Its official: We have tax reform. But, how does it affect your IRAs, 401(k)s, 529s, Coverdells, and other retirement and education savings accounts? Let’s break down what’s new, what was proposed and didn’t make it, and what stays the same.
New Changes for 2018
There are two major changes effecting retirement, health, and education savings accounts in the bill:
1. Roth re-characterizations are dead.
Account holders will no longer be able to conduct what is known as a Roth re-characterization. A Roth re-characterization occurs when you convert from a Traditional IRA to a Roth IRA, and then later decide that you would like to go back. This helped those who couldn’t pay the tax on the conversion, or those who saw their account value go down after the conversion as they were able to undo the conversion, wait a period of time, and then reconvert and alter tax years at a lower value. The strategy will still be allowed for those who converted in 2017 and want to undo in 2018, but is unavailable after that. For my prior article outlining how the Roth re-characterization works please refer to my article here.
2. 529s can be used for K-12 private school.
College savings plans known as 529s have been expanded, and can now be used for K-12 expenses up to $10,000 per year. 529 plans remain unchanged as to college expenses, and the $10,000 cap only applies to K-12. Although you do not get a deduction for 529 plan contributions, 529 plans allow for tax-free growth and the funds can be used for education expenses. For a summary of 529 plans, and the differences between 529s and Coverdell ESAs (aka Coverdell IRAs) please refer to my prior article here.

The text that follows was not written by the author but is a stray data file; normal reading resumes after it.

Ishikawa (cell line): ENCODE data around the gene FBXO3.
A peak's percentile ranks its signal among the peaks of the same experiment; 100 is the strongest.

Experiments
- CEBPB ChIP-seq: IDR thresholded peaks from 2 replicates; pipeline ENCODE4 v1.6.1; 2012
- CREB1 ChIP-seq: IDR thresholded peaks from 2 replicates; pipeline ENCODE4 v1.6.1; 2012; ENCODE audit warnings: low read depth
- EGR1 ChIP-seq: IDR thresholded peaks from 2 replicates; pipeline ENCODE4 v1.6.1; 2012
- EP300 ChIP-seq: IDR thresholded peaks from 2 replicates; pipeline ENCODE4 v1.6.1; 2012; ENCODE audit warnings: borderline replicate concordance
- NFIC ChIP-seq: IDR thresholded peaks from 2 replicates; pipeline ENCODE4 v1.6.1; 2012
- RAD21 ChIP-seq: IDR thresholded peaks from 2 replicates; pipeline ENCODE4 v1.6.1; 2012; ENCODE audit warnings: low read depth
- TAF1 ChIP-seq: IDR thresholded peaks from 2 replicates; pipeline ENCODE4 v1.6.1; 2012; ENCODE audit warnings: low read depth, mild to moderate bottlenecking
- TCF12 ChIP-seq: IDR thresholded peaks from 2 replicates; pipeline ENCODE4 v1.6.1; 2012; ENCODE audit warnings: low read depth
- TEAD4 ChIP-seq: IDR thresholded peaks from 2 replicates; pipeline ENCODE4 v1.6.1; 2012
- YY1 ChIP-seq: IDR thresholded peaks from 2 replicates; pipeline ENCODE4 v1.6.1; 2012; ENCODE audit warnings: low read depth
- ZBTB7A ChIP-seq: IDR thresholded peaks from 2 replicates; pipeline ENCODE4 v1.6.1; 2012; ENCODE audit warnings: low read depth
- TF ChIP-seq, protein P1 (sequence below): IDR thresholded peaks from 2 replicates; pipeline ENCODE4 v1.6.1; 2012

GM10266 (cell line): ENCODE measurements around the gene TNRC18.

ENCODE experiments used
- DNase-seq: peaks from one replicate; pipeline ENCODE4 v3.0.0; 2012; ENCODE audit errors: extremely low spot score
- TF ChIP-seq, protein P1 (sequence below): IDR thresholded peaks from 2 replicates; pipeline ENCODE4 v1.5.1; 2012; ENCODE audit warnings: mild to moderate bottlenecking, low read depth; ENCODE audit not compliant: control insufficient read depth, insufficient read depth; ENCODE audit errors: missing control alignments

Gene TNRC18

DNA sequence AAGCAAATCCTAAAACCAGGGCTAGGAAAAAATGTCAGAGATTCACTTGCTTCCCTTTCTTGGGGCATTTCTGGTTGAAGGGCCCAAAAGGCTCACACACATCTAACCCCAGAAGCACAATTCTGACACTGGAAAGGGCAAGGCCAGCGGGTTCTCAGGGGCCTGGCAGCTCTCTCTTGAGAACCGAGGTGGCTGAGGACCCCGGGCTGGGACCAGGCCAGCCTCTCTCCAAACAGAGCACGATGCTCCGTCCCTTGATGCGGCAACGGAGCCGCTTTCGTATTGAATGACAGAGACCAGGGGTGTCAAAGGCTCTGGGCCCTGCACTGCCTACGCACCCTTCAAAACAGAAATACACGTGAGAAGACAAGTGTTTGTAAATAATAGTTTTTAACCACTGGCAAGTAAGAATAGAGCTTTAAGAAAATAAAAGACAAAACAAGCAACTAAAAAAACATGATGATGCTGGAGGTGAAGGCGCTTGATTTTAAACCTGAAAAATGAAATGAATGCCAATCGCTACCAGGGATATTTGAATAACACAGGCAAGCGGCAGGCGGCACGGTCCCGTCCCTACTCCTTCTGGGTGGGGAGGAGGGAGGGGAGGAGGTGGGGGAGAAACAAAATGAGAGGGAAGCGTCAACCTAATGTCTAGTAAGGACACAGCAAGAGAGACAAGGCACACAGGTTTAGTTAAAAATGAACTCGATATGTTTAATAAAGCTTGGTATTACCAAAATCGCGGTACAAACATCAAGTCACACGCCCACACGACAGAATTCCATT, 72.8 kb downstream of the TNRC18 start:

What Was Proposed and Didn’t Make It in the Final Bill
There were a number of proposals that were part of one bill, but were removed before passing through Congress and getting signed by President Trump. These proposals include:
1. Ending Coverdell ESAs (aka Coverdell IRAs).
This proposal was part of the House bill – not included in the Senate bill – and, in the end, changes to Coverdell accounts were removed from the final bill. This is good news as Coverdell ESAs have been used by many as a means to save for their kids’ or grandchildrens’ college expenses. Similar to a 529, there is no tax deduction on contributions, but the funds grow tax-free and are used for college education expenses. The nice thing about a Coverdell, as opposed to a 529, is that you can decide what to invest the account into whether they are stocks, real estate, private companies (LLCs, LPs), or cryptocurrency.
2. Restrict deductible traditional retirement plan contributions.
There were proposals to restrict deductible traditional retirement plan contributions and to force the majority of 401(k) or other employer plan contributions to be Roth. The goal: Raise revenue now. Thankfully, these proposals never made it into the House nor Senate bills.
There were some minor hardship distribution changes for employer plans but other that the items outlined above, Tax Reform was neutral on retirement plans and savings for Americans and sometimes that’s the best you can hope for.